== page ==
Jacob is back from the hospital now, after having his Cystic Fibrosis cleanout. It ended up not being quite a full two weeks this time, which was nice.
is growing up. He’s a few days under 12, now. During this hospital
stay, he started to noticeably engage more in the talk with the staff.
In the recent past, he’s been involved in some opportunities to speak
to the nurses, particularly the student nurses, and teach them how to
better deal with children patients. He told them all to talk more
directly to him, as the patient, instead of just talking about him with
the parents, while he’s in the room.
think that, this time around, that this experience has given him a lot
more confidence in dealing with the nurses, the techs, and even with the
example, when the Cystic Fibrosis pulmonologist was in, and they were
talking about just how long to keep him in, he piped up and said that he
wanted to do as much of the full cleanout as necessary, because he
“didn’t want to have to come back in a few months!” The decision was
couple of days later, talking with the same doctors, they said he was
well, and sounding clear in his lungs, and they asked him if he felt he
could go home. He was excited and said that he definitely wanted to.
They were including him in the decision making process.
He’s a sharp kid.
Thursday, December 22, 2011
Saturday, December 17, 2011
As a young high school kid, trying to learn to play the guitar, I remember reading those words on the back of a Rush album, 2112. I loved the album, but at the time, I didn’t fully understand the sentiment.
Years later, as a young musical entrepreneur, I finally got a copy of “Atlas Shrugged”, and read it. I found parts of it very inspiring. The parts, in particular, that talked about diligence, hard work, vision, and self-reliance.
There were parts of the book that didn’t ring true. Like the notion that people would sit, transfixed by their radios, as a man droned on for literally hours (chapters) about ecomonic theory. In this day and age? No way: “Who the %$^* is John Galt? Dude, what channel is ‘Jersey Shore’ on?”
Fast forward may years, and Ayn Rand has become a political figure again, galvanizing the new right right wing. Meanwhile, I’ve become a father of a boy with multiple medical issues, Cystic Fibrosis and Cerebral Palsy among them. I’m learning that when dealing with such issues, self-reliance simply isn’t an option. The costs are too astronomical.
Then, today, I read that the poster-girl for the new libertarian right actually accepted Social Security and Medicaid (read here and here), my first reaction was a cynical, “Ha! See? It gets to us all eventually!” I read the articles, and many of the vicious comments. She was slammed as a hypocrite, and as a phony. Others defended their idol, claiming that because she paid into these systems by force, she was entitled to draw from them as well.
I felt saddened, more than anything. Ayn Rand was a genius in her own way, in that she formed her ideas and shared them in a way that impacted the world. I disagree with her vision, but I do admire her nonetheless. At the end, I saw a picture of a woman who was confronted with the choice between practical reality and her ideals. In “Atlas Shrugged” she was able to create her own world, a utopia where her theories worked perfectly. But here in the real world, it doesn’t always happen that way.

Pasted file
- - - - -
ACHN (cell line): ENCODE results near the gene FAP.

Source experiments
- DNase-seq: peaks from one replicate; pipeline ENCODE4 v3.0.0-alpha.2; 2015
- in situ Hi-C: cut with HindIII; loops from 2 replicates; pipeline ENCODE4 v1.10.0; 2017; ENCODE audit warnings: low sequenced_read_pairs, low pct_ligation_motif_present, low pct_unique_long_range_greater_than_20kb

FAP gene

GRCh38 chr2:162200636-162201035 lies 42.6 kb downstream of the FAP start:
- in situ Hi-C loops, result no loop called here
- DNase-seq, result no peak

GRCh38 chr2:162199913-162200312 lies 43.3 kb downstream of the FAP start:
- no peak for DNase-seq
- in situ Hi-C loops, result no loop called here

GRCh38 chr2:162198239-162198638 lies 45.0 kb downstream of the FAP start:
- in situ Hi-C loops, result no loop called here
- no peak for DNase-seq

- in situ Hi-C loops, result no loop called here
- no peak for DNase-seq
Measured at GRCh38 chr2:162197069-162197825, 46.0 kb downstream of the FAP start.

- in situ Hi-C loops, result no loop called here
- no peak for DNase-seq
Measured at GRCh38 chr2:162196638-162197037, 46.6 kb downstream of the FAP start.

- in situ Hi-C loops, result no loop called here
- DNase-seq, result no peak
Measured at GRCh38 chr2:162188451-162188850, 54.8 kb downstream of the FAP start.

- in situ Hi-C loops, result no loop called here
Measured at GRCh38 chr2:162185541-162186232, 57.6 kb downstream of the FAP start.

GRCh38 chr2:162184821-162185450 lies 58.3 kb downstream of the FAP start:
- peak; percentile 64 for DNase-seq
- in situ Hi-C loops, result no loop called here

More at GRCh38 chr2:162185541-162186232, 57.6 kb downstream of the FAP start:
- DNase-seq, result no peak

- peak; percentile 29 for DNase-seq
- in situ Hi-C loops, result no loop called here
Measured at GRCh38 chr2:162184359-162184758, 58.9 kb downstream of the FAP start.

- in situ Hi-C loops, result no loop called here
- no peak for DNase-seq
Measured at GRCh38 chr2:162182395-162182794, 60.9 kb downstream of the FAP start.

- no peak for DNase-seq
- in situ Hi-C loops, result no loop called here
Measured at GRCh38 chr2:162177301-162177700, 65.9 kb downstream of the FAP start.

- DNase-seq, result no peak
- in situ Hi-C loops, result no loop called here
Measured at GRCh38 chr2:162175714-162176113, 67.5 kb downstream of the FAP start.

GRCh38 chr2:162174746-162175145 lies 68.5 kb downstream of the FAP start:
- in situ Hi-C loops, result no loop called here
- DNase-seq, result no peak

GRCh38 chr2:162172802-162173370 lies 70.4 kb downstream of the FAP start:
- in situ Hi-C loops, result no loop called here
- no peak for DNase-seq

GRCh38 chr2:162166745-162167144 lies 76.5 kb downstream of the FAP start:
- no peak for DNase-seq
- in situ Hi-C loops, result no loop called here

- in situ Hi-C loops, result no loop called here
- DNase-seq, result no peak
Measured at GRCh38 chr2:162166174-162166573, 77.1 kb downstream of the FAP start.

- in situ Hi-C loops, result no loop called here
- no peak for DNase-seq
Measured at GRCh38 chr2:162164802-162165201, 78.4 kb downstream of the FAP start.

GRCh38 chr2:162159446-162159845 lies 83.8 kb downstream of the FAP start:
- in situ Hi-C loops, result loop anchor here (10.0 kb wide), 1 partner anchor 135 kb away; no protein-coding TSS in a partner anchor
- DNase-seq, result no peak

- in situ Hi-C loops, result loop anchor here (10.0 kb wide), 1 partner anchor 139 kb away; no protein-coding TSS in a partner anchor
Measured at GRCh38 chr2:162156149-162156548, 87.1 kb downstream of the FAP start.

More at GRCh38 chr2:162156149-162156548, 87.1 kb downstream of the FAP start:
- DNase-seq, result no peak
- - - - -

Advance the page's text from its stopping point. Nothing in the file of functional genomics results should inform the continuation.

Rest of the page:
This last week and a half, Jake’s been up at the hospital, having his annual/semi-annual Cystic Fibrosis lung cleanout. It started when he came in to have his sinuses cleaned out of growth and gunk, which had been causing cluster headaches last summer. The headaches had faded, but the scans showed significant blockage, so they decided that it would be a good idea to clean it out anyway, and that it would probably prevent future instances of the headaches.
What I wanted to write about was our school principal, Mr Conley. He brought his family up to visit Jacob, and to bring up a bunch of cards and letters from some of the classes at the school (including some beyond Jacob’s own class).
First of all, I think it’s cool that Mr Conley comes up and visits. It’s cool that the other staff here at PCMC are surprised to see a school principal visiting a kid. It’s also cool that we’re not surprised. That’s just the kind of man he is.
Early in Jacob’s school life, we were in a different school district, and obviously at another school. We started our relationship with them with an adversarial posture. We went to the IEP meetings with the attitude that we were going to have to fight to get every service we were legally entitled to, and they were there with the attitude to fight to be forced to do as little as possible. As you can guess, we didn’t get that far.
When we moved out to Eagle Mountain, we came to the school with an intentionally more cooperative attitude. We were also fortunate that the people we were working with in the administration were also predisposed to a more cooperative attitude as well. It was some pretty fertile ground to plant and grow a great working relationship.
Over the years that we’ve been out there, the few small disagreements we’ve had have been over things like how best to implement plans, rather than what services should be included. The school has been proactive in their efforts and adaptations for Jake (Jake also has Cerebral Palsy, as well as Cystic Fibrosis, and is in a wheelchair full-time).
Maybe someday, I’ll blog about my IEP experiences, and more about how it works.